* UK plans to ban rigging FX, commodities and fixed income prices
* UK’s Osborne rejects similar EU law, plans to design own
* Opting out of EU law seen making no difference in practice
* BoE to lead review, to report in one year’s time
* Foreign bank branches to face tougher management rules (Updates with full speech, adds Carney comments)
By David Milliken and Huw Jones
LONDON, June 12 (Reuters) - British finance minister George Osborne rejected European Union plans to outlaw currency market manipulation on Thursday and instead set out his own proposals to make rigging exchange rates a criminal offence.
EU laws taking effect in 2016 will make it a criminal offence with a four-year jail term to rig key prices in a wide range of financial markets.
But Osborne does not want these laws to apply in London, the world’s biggest centre for currency trading.
Instead, he wants a panel led by the Bank of England to recommend new criminal sanctions which meet the needs of London, where much of the loosely regulated $5-trillion-a-day trade in foreign exchange takes place.
Britain has already introduced a maximum seven-year jail term for trying to manipulate the LIBOR interbank interest rate, and plans to introduce similar criminal penalties for rigging benchmarks in currency, commodity and fixed income markets.
“We will introduce tough new domestic criminal offences for market abuse, rather than opt in to European rules we do not think suitable or sufficient for our needs,” Osborne said in a speech to London’s financial community.
The finance ministry said the new rules would be as tough, if not tougher than the upcoming EU laws.
The opposition Labour Party said Osborne was acting too late to root out malpractice, and critics are likely to warn that the new legislation will be excessively influenced by Britain’s financial sector.
But rejecting EU proposals may please lawmakers in Osborne’s Conservative Party who oppose transferring more powers to Brussels. The large number of Britons who voted for the anti-EU UK Independence Party in last month’s European Parliament election may also welcome the move.
“I am sure it’s a big deal for political reasons but it won’t make any difference at all as far as the process of prosecuting wrongdoers,” said Simon Gleeson, a financial services lawyer at Clifford Chance.
Osborne has already clashed with the EU over laws which limit bankers’ bonuses, and Britain has the right to opt out of EU rules that involve criminal penalties.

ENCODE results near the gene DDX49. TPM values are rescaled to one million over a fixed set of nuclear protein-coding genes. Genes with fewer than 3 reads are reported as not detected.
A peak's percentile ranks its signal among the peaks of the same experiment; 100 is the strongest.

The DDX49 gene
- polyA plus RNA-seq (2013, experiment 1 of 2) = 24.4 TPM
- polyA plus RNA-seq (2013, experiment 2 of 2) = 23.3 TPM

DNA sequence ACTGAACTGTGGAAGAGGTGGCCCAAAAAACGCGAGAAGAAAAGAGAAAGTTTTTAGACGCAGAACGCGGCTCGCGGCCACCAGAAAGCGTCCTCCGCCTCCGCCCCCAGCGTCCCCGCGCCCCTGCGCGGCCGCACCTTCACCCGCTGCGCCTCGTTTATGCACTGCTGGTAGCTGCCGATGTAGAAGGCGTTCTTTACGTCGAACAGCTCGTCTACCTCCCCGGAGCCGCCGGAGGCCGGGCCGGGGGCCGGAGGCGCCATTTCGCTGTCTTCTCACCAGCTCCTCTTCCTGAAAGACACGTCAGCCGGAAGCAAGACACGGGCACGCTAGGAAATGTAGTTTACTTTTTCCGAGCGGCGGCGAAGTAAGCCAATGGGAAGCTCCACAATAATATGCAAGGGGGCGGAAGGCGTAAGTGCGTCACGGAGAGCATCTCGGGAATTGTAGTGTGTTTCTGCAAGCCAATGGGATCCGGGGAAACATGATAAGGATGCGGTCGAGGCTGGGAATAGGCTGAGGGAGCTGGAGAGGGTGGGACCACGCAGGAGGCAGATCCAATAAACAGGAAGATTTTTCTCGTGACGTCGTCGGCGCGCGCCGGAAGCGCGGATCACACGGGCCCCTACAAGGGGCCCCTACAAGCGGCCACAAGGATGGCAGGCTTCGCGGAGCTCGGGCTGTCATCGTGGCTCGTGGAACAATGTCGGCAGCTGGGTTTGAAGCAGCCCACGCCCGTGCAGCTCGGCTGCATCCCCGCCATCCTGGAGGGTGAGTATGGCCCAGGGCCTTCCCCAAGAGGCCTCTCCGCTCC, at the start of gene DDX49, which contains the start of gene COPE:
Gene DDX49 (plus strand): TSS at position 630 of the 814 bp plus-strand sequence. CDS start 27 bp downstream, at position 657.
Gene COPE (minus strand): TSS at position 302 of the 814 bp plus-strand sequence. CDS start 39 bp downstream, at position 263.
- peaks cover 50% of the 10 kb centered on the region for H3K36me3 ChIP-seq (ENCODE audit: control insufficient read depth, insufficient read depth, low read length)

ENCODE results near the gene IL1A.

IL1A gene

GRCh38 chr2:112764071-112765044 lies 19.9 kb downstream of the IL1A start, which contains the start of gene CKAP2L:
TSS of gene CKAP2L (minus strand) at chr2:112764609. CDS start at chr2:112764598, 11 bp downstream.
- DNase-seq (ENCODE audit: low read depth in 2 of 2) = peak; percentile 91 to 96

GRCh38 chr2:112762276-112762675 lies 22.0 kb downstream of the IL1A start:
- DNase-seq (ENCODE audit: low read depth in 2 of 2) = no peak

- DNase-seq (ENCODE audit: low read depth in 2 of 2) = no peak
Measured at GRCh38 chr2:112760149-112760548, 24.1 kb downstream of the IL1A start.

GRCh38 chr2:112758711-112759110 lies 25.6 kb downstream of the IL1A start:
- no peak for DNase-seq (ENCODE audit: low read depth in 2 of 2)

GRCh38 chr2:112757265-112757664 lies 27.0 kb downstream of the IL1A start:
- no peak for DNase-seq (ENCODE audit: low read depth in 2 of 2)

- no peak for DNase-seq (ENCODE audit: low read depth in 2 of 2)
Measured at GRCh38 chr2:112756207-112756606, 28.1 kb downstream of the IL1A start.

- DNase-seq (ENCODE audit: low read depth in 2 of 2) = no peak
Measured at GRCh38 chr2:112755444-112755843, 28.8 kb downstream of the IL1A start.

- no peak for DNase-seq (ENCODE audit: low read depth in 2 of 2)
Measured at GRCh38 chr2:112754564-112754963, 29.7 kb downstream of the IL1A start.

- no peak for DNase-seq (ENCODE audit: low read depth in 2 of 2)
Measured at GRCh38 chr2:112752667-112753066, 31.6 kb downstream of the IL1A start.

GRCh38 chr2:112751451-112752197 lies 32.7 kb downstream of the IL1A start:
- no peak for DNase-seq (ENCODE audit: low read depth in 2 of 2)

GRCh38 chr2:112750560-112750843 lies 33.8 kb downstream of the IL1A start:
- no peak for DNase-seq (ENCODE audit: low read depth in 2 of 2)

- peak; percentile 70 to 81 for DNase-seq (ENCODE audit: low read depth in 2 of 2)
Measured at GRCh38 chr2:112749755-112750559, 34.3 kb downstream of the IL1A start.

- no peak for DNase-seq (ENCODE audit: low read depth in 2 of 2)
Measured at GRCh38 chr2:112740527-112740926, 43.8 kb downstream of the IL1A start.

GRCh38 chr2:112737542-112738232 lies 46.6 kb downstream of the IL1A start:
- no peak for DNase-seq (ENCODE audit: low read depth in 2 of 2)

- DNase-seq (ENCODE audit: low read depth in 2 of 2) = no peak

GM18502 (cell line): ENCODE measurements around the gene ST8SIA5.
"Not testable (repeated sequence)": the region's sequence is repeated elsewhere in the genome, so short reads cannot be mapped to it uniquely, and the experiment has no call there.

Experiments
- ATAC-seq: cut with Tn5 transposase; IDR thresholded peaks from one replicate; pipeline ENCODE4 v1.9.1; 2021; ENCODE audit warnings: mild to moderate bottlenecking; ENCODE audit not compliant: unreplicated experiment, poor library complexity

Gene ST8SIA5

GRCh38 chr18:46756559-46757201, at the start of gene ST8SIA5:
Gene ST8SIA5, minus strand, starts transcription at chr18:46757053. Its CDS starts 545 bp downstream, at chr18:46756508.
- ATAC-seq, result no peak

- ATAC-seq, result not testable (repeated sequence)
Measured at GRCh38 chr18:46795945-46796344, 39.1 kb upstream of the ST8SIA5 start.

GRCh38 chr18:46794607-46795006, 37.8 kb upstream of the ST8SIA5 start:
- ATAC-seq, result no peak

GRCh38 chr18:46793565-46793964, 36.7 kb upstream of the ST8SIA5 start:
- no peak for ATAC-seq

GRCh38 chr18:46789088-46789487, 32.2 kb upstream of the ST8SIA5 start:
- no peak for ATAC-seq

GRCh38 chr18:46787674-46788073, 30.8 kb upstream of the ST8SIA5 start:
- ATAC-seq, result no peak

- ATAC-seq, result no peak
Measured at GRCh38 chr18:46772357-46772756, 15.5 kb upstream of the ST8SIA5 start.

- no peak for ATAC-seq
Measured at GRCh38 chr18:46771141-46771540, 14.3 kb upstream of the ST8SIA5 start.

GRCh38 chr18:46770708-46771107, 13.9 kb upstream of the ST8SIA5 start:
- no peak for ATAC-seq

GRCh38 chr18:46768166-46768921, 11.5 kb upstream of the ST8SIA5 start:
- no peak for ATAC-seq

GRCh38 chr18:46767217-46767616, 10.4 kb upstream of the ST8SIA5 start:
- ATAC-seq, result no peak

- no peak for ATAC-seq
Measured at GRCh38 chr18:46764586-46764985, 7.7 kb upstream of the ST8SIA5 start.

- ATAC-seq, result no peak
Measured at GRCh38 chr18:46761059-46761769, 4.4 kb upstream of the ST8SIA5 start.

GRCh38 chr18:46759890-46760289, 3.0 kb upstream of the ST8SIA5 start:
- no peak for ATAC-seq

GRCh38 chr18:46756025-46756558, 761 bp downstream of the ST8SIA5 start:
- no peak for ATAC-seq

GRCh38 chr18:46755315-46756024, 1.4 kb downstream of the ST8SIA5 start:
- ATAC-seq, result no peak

Bank of England Governor Mark Carney, speaking at the same event, backed Osborne’s plans, saying they would complement existing efforts to raise professional standards in banking and promote the principle of “true markets”.
“Seeking to manipulate, game or profit from unfair access transgresses that principle,” Carney said. “It should thus have clear consequences, including professional ostracism.”
The British Bankers’ Association also welcomed the plan. “The key task ... will be ensuring that we have a system that is robust and punishes any wrongdoing while being sensitive to the need to continue to attract global banks and investors to the UK,” its chief executive Anthony Browne said.
Antony Jenkins, chief executive of Barclays, which was fined for rigging Libor, said Osborne’s plans will help restore trust and confidence in a vital part of the global financial infrastructure.
Osborne set out the proposals in a speech at the Lord Mayor of London’s ornate Mansion House residence, stressing the importance of integrity in Britain’s financial markets to the economy as a whole.
More than 40 currency dealers around the world have now been fired or suspended following claims that traders used client order information improperly to attempt to manipulate prices. But no-one has been prosecuted under England’s existing laws.
Some bankers worry privately that Osborne is trying to front-run and shape a similar study into forex market practices by the global Financial Stability Board (FSB), which is chaired by Carney.
Osborne argued that UK-specific laws are not about favouring London’s financial sector - in the past a major source of tax revenue and economic growth - but about ensuring rules are appropriate to a financial centre that dwarfs those in most of continental Europe.
“I am going to deal with abuses, tackle the unacceptable behaviour of the few and ensure that markets are fair for the many who depend on them,” he said.
Britain’s Financial Conduct Authority is investigating allegations that there were attempts to manipulate benchmark foreign exchange rates in London, and is only due to report back on this early next year.
The finance ministry wants the new rules to reflect those findings as well as the FSB’s report on forex, due in a few weeks, as markets call for a common, global approach to reform.
“Regulators across the world need to coordinate as it’s far from optimal to have different regimes, as we have already seen with EU and U.S. derivatives rules,” said James Kemp, managing director of banking lobby AFME’s global FX division.
“The end result has to maintain easy access to currency markets for users while also being safe and sound.”
As well as criminalising benchmark price manipulation, the proposals suggest requiring branches of foreign banks operating in London to meet stricter rules on senior staff that are due to apply to British banks from next year.
Under these new rules, senior staff will be directly accountable if a bank goes bust, making it easier for regulators to prosecute individuals than after the 2007-09 crisis. (Additional reporting by William James; Editing by Hugh Lawson and Catherine Evans)